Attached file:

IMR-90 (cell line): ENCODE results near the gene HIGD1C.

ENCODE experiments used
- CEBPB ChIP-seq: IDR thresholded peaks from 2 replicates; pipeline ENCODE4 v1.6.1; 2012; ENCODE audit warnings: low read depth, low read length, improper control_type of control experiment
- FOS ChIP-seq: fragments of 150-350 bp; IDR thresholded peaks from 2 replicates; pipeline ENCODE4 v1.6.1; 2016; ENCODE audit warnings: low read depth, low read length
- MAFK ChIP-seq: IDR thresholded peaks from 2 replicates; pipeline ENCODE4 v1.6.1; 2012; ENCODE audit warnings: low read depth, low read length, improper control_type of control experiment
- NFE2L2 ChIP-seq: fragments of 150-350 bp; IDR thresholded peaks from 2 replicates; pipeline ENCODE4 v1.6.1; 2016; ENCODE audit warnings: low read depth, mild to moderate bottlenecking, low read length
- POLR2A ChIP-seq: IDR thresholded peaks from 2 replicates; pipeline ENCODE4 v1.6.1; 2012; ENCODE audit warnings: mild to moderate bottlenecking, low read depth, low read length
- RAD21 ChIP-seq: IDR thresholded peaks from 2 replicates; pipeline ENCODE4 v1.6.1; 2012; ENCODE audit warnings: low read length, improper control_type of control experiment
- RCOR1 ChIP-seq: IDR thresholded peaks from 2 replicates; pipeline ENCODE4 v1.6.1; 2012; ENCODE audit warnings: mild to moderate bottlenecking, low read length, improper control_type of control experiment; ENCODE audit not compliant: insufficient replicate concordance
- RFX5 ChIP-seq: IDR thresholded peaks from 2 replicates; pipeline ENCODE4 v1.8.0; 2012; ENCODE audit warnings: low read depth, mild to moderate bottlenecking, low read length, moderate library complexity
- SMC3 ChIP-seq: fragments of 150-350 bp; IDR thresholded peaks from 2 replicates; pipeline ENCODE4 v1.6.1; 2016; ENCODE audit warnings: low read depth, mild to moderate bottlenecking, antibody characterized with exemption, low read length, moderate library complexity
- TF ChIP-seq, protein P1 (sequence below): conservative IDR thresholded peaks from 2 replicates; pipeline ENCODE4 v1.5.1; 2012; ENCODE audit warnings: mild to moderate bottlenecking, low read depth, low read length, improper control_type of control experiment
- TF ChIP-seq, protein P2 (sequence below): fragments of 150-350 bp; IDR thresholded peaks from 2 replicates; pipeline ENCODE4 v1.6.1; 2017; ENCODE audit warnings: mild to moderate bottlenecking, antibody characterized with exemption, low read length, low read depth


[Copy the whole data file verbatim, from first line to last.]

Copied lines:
IMR-90 (cell line): ENCODE results near the gene HIGD1C.

ENCODE experiments used
- CEBPB ChIP-seq: IDR thresholded peaks from 2 replicates; pipeline ENCODE4 v1.6.1; 2012; ENCODE audit warnings: low read depth, low read length, improper control_type of control experiment
- FOS ChIP-seq: fragments of 150-350 bp; IDR thresholded peaks from 2 replicates; pipeline ENCODE4 v1.6.1; 2016; ENCODE audit warnings: low read depth, low read length
- MAFK ChIP-seq: IDR thresholded peaks from 2 replicates; pipeline ENCODE4 v1.6.1; 2012; ENCODE audit warnings: low read depth, low read length, improper control_type of control experiment
- NFE2L2 ChIP-seq: fragments of 150-350 bp; IDR thresholded peaks from 2 replicates; pipeline ENCODE4 v1.6.1; 2016; ENCODE audit warnings: low read depth, mild to moderate bottlenecking, low read length
- POLR2A ChIP-seq: IDR thresholded peaks from 2 replicates; pipeline ENCODE4 v1.6.1; 2012; ENCODE audit warnings: mild to moderate bottlenecking, low read depth, low read length
- RAD21 ChIP-seq: IDR thresholded peaks from 2 replicates; pipeline ENCODE4 v1.6.1; 2012; ENCODE audit warnings: low read length, improper control_type of control experiment
- RCOR1 ChIP-seq: IDR thresholded peaks from 2 replicates; pipeline ENCODE4 v1.6.1; 2012; ENCODE audit warnings: mild to moderate bottlenecking, low read length, improper control_type of control experiment; ENCODE audit not compliant: insufficient replicate concordance
- RFX5 ChIP-seq: IDR thresholded peaks from 2 replicates; pipeline ENCODE4 v1.8.0; 2012; ENCODE audit warnings: low read depth, mild to moderate bottlenecking, low read length, moderate library complexity
- SMC3 ChIP-seq: fragments of 150-350 bp; IDR thresholded peaks from 2 replicates; pipeline ENCODE4 v1.6.1; 2016; ENCODE audit warnings: low read depth, mild to moderate bottlenecking, antibody characterized with exemption, low read length, moderate library complexity
- TF ChIP-seq, protein P1 (sequence below): conservative IDR thresholded peaks from 2 replicates; pipeline ENCODE4 v1.5.1; 2012; ENCODE audit warnings: mild to moderate bottlenecking, low read depth, low read length, improper control_type of control experiment
- TF ChIP-seq, protein P2 (sequence below): fragments of 150-350 bp; IDR thresholded peaks from 2 replicates; pipeline ENCODE4 v1.6.1; 2017; ENCODE audit warnings: mild to moderate bottlenecking, antibody characterized with exemption, low read length, low read depth